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Screening & Surveillance for Colorectal Cancer

WHAT IS THE RISK OF COLORECTAL CANCER?

Colorectal cancer is the fourth most common cancer in the United Kingdom.  The average risk of a person developing bowel cancer in their lifetime is about 1 in 20.  This risk is increased if there is a family history of colorectal polyps or cancer.  

People with a history of extensive inflammatory bowel disease, such as ulcerative or Crohn's colitis over a prolonged period are also at increased risk.

WHAT IS SCREENING AND SURVEILLANCE?

Cancer of the large bowel and polyps (which can grow to become a cancer) often do not cause symptoms until they become large. Screening involves one or more tests performed to determine whether a person with no symptoms has a bowel tumour or bowel polyps.

The purpose of screening is to detect these problems in the early stages and therefore either prevent a future cancer developing or catch the cancer at an earlier stage. This then improves the chances of curing the disease.

Surveillance involves testing people who have previously had colorectal cancer or polyps.  These patients are at increased risk of developing further polyps which have potential to change into a cancer.  Therefore repeated testing is beneficial for these patients to keep a check on the bowel lining. Surveillance usually is done with colonoscopy.

WHY SHOULD TESTING BE UNDERTAKEN?

Like many other cancers bowel cancer can be described as a "silent" disease, because many people do not develop symptoms, such as bleeding or abdominal pain until the cancer is large and difficult to cure.  At present the possibility of curing patients after symptoms develop is only about 50%

On the other hand, if colorectal cancer is found and treated at an early stage, before symptoms develop, the opportunity to cure is 80% or better.  Most colon cancers start as non cancerous growths called polyps.  If the polyps are removed, then the cancer may be prevented.  Major surgery can usually be avoided.

WHAT SCREENING TESTS ARE DONE?

The simplest screening test for colon and rectal cancer is testing of the stool to detect tiny invisible amounts of blood in patients stool or poo.  This is called faecal occult blood testing. This test has been available for many years, is inexpensive and very simple. Unfortunately, it only detects cancer or polyps which are bleeding at the time of the test.Only about 50% of cancers and 10% of polyps bleed enough to be detected by this test. Therefore, further screening is necessary for accurate detection of cancers and polyps.

Colonoscopy is used to diagnose colon and rectal problems and to perform biopsies and remove colon polyps.  Most colonoscopies are done on an outpatient basis with minimal inconvenience and discomfort.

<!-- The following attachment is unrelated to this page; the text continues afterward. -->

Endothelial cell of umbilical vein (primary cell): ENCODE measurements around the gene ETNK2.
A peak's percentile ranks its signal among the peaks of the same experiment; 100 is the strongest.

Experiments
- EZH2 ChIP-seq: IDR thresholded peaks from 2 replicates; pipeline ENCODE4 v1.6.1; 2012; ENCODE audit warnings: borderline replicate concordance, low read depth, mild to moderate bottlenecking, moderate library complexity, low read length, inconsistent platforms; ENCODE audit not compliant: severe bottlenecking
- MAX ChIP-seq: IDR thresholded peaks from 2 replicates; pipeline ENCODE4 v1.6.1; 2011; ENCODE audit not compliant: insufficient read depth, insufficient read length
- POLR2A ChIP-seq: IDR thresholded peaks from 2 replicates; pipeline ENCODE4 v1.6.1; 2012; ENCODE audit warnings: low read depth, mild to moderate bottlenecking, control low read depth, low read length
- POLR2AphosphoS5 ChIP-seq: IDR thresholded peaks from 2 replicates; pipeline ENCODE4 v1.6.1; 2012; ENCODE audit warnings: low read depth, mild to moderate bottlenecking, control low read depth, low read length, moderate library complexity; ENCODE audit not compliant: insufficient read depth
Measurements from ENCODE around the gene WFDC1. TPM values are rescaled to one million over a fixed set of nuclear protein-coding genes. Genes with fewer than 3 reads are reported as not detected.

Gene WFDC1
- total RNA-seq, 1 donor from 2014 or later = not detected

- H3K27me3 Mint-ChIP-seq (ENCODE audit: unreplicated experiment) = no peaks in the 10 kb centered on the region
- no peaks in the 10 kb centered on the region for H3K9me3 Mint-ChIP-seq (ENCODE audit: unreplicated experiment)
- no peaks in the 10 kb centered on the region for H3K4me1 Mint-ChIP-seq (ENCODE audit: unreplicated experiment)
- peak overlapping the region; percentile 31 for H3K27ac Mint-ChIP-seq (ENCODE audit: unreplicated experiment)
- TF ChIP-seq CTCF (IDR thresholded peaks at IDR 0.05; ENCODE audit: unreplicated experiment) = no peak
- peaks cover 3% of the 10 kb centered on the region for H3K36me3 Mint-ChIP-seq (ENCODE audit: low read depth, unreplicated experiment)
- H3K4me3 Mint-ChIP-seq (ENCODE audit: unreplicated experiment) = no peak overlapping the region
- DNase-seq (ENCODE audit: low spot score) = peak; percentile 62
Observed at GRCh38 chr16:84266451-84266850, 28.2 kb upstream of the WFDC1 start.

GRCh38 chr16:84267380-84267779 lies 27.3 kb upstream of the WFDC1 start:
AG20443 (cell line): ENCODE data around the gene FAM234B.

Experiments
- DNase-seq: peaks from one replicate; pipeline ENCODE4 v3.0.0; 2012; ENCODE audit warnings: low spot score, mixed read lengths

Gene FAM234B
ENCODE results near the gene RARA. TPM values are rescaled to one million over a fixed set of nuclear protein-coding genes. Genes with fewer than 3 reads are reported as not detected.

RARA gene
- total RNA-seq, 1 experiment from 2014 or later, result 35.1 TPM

An alternative test to colonoscopy is a barium enema or x-ray of the colon is almost as good as colonoscopy in detecting large tumours, but it is not as accurate for small tumours or polyps.

WHO GETS SCREENING AND WHEN AND HOW OFTEN ARE TESTS DONE?

At present the bowel cancer screening program for patients in the UK started in 2007. The plan is to offer all men and women aged 60 to 69 screening tests. This is called the NHS Bowel Cancer Screening programme.

Patients outside these ages may still be offered screening or surveillance testing if they are in a high risk group.  The decisions to perform such tests are made by consultation with GPs or consultant colorectal surgeons or gastroenterologists.

High Risk groups:

1. People who have had any pre-cancerous polyps found and removed should have colonoscopy one to five years after the first examination.

2. People with a close relative, such as sibling, parent or child who has had colorectal cancer or a pre-cancerous polyp should have the same screening as people of average risk, but it should begin at age 40 or five to ten years before the age at which the youngest was diagnosed.

3. People with a family history of colorectal cancer in several close relatives and several generations, especially cancers occurring at a young age, should receive genetic counselling and consider genetic testing for a condition called hereditary non polyposis colorectal cancer. People with this family medical history should have an examination of the entire colon preferably colonoscopy every two years starting between the age of 20 and 30, and every year after age 40. These things are always organised after consultation with a consultant colorectal surgeon or gastroenterologist.

4. People with a family history of an inherited disease called familial adenomatous polyposis (FAP) should receive counselling and consider genetic testing to see if they are carriers for the gene that causes the disease.

5. People with a personal history of colorectal cancer should have a complete examination of the colon within one year after the cancer is initially detected and surgically removed.If this exam is normal, they should have a follow-up exam within three years.

6. People with a history of extensive inflammatory bowel disease for eight or more years should consider having a colonoscopy examination of their colon conducted every one to two years.

WHO DOES THE SCREENING AND SURVEILLANCE?

The simpler tests such as digital rectal examination, faecal occult blood testing may be performed by your GP or your surgeon. Your GP can also arrange for colonoscopy to be performed by a gastroenterologist or a colorectal surgeon. If you feel you require screening see your GP or arrange an appointment for a consultation.

If you wish to arrange an appointment with Dr. Rob Church at Al Zahra Hospital Dubai

Contact Al Zahra Call Center on +971 4-378-6666